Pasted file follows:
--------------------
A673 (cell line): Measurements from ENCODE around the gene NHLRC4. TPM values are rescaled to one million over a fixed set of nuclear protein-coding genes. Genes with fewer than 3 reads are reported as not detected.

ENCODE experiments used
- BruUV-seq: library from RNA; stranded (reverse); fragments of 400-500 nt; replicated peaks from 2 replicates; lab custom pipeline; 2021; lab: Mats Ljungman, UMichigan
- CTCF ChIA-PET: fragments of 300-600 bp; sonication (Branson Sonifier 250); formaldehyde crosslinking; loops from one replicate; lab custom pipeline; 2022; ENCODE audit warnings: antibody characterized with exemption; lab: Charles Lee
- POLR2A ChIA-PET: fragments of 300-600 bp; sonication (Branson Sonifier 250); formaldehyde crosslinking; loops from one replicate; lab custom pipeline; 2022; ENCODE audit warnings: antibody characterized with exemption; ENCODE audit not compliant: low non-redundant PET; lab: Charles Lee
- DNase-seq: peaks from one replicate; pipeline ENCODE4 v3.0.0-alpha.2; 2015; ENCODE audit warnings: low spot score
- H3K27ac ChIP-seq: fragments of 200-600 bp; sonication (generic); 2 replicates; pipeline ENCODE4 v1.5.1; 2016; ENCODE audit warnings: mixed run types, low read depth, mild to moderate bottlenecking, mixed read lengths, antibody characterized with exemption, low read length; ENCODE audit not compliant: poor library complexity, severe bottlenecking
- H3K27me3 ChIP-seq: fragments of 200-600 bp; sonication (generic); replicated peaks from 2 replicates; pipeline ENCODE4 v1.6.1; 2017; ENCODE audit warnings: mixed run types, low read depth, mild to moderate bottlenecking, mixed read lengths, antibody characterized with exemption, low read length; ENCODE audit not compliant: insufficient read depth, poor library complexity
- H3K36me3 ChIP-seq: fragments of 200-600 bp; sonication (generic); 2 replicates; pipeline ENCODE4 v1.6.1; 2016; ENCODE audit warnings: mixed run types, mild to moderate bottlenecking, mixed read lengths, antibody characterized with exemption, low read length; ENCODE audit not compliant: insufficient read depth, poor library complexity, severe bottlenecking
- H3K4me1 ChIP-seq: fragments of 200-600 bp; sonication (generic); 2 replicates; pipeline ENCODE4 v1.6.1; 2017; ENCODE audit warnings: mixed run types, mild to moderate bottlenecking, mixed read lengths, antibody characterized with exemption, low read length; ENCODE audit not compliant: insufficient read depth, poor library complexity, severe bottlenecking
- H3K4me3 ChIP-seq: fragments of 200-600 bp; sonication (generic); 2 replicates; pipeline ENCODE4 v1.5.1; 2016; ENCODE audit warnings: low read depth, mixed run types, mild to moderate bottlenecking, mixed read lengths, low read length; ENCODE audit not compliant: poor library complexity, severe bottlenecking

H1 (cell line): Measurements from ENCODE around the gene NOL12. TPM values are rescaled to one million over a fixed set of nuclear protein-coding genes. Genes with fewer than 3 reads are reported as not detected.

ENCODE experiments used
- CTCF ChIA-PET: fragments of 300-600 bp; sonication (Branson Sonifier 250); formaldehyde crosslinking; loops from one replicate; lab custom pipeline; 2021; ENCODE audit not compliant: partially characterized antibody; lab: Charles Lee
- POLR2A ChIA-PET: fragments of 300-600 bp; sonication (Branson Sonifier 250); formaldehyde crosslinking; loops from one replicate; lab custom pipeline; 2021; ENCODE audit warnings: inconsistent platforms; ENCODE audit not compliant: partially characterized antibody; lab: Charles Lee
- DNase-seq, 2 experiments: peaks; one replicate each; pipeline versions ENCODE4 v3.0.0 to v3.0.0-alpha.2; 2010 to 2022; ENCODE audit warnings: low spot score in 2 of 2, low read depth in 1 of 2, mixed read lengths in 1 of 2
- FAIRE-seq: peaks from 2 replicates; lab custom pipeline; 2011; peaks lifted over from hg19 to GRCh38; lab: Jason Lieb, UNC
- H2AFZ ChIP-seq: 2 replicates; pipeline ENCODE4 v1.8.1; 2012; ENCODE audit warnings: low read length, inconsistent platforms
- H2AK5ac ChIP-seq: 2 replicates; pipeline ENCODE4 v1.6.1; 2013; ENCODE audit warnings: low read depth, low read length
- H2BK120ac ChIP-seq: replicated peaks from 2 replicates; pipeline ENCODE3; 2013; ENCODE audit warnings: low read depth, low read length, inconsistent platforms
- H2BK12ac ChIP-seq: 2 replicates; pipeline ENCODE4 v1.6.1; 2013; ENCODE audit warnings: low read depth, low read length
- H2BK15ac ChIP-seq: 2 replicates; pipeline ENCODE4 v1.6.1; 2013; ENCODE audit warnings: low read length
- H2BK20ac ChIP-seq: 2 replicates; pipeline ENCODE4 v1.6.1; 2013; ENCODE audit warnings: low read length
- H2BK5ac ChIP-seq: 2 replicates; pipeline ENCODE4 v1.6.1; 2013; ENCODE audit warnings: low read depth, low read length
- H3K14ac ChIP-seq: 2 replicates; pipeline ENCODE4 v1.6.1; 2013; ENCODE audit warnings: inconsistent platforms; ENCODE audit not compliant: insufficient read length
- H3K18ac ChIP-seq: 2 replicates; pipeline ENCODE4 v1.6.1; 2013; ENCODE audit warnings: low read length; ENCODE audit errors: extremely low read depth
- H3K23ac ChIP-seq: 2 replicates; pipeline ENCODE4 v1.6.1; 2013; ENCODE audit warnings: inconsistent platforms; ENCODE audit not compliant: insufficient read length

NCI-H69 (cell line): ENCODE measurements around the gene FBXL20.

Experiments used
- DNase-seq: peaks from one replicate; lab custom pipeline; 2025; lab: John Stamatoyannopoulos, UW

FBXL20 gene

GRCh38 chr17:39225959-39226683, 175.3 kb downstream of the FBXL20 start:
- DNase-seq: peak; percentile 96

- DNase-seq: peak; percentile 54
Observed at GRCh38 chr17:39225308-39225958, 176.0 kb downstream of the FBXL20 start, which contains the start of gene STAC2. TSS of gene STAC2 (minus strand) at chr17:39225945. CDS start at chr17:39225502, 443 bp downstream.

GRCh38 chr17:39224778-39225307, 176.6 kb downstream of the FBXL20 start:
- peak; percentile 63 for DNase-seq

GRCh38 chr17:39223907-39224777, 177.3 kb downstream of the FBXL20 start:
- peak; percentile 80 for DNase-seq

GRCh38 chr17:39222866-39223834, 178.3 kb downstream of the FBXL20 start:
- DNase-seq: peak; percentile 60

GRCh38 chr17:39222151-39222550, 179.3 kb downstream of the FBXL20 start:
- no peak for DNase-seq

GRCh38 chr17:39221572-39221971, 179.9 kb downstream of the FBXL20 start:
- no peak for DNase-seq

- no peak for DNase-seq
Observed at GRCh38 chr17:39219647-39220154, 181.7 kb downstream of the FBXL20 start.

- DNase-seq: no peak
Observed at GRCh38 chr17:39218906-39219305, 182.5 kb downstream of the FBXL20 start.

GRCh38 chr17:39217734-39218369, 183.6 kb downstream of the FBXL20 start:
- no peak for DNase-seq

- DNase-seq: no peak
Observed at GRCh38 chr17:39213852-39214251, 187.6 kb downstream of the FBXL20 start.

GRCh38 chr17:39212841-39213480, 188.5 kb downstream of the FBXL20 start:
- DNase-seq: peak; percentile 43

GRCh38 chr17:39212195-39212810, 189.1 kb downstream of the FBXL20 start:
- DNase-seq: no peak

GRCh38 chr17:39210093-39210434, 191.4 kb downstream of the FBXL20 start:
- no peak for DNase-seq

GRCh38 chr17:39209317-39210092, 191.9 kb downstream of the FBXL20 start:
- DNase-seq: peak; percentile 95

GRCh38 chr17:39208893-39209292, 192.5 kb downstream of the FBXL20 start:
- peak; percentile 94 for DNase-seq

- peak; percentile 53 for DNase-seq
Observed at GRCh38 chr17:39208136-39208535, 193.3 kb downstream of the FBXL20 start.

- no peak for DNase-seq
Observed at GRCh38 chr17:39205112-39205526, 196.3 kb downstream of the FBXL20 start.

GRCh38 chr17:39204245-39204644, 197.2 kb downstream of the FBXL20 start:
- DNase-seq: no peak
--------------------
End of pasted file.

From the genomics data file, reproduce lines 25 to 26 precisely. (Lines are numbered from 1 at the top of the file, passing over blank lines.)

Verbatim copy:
- H3K14ac ChIP-seq: 2 replicates; pipeline ENCODE4 v1.6.1; 2013; ENCODE audit warnings: inconsistent platforms; ENCODE audit not compliant: insufficient read length
- H3K18ac ChIP-seq: 2 replicates; pipeline ENCODE4 v1.6.1; 2013; ENCODE audit warnings: low read length; ENCODE audit errors: extremely low read depth